Street Portraits: New Haveners Get Creative With Masks To Curb Coronavirus | Connecticut Public Radio
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Street Portraits: New Haveners Get Creative With Masks To Curb Coronavirus

Apr 14, 2020

The Centers for Disease Control and Prevention now advises all people to wear a cloth face covering in public spaces to help prevent the spread of COVID-19, though in Connecticut, masks are not mandatory. With shortages of medical-grade masks on the front lines of the pandemic, such masks aren’t generally available to the public. Still, that hasn’t stopped people from getting creative with DIY versions. A walk around New Haven bears that out, as you’ll see many residents with a new look, doing their part to fight the coronavirus.    

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Vanessa Chung, an undergrad at Yale, lives off campus and has been studying remotely. She wore a scarf around her face because she donated the medical masks she had. "I'm from Brooklyn, the hospitals need them," she said.
Credit Ryan Caron King/Connecticut Public

Evan Serio manages a soup kitchen in downtown New Haven. He says COVID-19 has made it hard for people experiencing homelessness to get through daily life. "It's really difficult to find a place where you can use the bathroom, charge your phone, take a shower, do some laundry. The narrow resources that folks had are zilch right now," he said. His mask was donated by a volunteer group in the community.
Credit Ryan Caron King/Connecticut Public
Sonia Rochester, waiting for her shuttle outside Yale New Haven Hospital, said her elderly uncle died of COVID-19 earlier this month. She works in the operating room as a supply coordinator -- and she got her mask on the job. "I try to hold on to it, exchange it when I come back. We have to be responsible, that's all," she said.
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Lee Ozuna's job as an apparel screen printer has been on and off since the virus hit Connecticut, so she was able to put some time and creativity into making her mask. "I really like the vampire look -- the edginess of it," she said.
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Walking through the Dixwell neighborhood, Arthur Taylor said he's trusting in God to keep him safe -- but he still wore gloves and a mask. "For 67 years, I've been blessed -- I'm gonna watch out for me, too, now," Taylor said. "Self-preservation is the number one law of nature. I ain't no fool."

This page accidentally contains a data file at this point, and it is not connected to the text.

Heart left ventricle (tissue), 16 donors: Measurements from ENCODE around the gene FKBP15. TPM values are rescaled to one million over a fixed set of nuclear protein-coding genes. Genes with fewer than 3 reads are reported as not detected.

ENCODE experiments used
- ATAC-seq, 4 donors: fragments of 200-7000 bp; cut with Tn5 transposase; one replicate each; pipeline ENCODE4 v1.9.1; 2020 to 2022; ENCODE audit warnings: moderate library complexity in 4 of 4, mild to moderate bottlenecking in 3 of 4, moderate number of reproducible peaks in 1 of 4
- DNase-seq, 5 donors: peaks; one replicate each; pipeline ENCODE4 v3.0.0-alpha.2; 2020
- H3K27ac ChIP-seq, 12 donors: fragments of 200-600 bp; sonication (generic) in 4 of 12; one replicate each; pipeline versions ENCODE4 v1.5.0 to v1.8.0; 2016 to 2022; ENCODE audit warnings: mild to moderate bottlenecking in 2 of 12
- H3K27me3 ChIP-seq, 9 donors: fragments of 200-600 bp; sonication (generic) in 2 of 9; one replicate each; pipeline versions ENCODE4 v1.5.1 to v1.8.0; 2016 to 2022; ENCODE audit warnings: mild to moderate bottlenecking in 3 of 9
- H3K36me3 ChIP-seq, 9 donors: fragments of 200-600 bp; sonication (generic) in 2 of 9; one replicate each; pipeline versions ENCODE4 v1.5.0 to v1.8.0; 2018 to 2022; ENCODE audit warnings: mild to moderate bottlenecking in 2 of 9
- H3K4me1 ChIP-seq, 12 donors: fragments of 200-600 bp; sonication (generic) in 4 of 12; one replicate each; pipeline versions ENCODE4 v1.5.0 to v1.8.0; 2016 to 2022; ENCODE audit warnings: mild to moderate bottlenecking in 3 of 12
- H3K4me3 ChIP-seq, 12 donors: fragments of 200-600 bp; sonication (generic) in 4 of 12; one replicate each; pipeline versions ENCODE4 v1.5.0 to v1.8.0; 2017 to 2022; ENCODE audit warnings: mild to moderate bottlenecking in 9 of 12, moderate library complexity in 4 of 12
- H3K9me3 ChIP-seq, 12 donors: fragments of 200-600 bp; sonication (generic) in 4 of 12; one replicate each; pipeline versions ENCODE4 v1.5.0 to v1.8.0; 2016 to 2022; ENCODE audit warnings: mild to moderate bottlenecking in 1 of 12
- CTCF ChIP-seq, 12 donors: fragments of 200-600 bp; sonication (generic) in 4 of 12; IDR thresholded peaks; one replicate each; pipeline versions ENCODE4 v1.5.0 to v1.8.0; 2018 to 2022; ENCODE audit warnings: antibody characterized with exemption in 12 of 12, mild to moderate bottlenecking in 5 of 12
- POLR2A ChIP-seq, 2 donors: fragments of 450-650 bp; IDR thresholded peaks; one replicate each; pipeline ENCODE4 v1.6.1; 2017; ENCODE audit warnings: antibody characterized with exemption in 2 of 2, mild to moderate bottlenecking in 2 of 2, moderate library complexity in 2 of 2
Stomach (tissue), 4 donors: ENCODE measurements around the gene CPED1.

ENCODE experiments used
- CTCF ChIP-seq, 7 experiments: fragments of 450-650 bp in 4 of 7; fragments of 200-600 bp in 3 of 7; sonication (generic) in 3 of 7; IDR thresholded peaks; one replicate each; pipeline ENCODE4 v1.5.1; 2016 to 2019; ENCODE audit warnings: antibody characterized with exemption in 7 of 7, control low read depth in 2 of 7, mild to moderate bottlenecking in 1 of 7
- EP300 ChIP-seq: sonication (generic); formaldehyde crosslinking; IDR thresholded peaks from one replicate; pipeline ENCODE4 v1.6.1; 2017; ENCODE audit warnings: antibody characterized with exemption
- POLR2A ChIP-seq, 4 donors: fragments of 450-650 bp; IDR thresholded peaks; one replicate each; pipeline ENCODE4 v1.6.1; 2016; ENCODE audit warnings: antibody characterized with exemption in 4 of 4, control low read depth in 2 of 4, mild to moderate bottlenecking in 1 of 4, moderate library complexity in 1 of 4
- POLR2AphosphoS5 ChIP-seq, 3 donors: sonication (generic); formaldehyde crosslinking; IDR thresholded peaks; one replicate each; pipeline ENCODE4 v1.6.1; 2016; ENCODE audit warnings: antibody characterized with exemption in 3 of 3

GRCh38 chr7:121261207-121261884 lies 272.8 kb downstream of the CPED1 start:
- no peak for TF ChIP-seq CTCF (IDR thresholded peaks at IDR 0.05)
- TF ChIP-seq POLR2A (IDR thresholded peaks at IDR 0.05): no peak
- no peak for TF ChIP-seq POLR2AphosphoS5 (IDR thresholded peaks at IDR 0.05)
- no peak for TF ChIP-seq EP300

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Emma Lo and Rahul Shah both work in the medical field, and they say getting access to PPE has been an issue for their colleagues. "We wanted to preserve the surgical masks for people who are working with patients ... and actually represent that message too by not wasting them when we're going for a walk," Lo said.
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Tom Gugel works as a clinical research nurse. He's been wearing his mask in public spaces -- even when he's riding his electric scooter. "The habit of wearing a mask makes you psychologically feel a little bit better," he said.
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Rebecca Weiner, who was trying to unwind with a book and a walk in Edgewood Park, said she recently lost her uncle to COVID-19 -- and her brother in Manhattan was just hospitalized. Weiner said that after her walk, she was going home to sew more masks like the one she was wearing. As of Saturday, she'd made 105, and she plans to give them to friends, family and medical professionals.
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Ricky Pietruszka wore a mask as he skated in downtown New Haven. He says the shifts at his job as a cook have gotten busier since the COVID-19 outbreak began. "It's only me and the head chef, and that's it," he said.
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William Robinson usually comes to this spot on the Quinnipiac River to fish. It's also a place where he can be alone. "I like it here because not a lot of people come out here," he said. "Right now, it's a safe place to come because of that." His partner's immune system is compromised, and he's trying to be as cautious as he can.
Credit Ryan Caron King/Connecticut Public
Harlon Dalton, a priest at St. Paul and St. James Episcopal Church, and his wife, Jill Strawn, a retired nurse, got their masks from Amazon. Their dog Zeke wore a mask, too (so he wouldn't eat stuff he's not supposed to).
Credit Ryan Caron King/Connecticut Public

Personal trainer Chris Murrell was working out with a group of clients in Edgewood Park. "I've been shut down by the government, so I had to improvise," he said. "We come outside and put our minds together." Murrell said he's been wearing his red bandana to make his mom, who's a nurse, feel better.
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Douglas Antonio, who got laid off from his job at a bar, said he doesn't know how he'll come up with rent for this month -- but he says he now has some time to think about what his next move in life will be. "Life has changed for everyone. We're literally living in a history book right now," he said.
Credit Ryan Caron King/Connecticut Public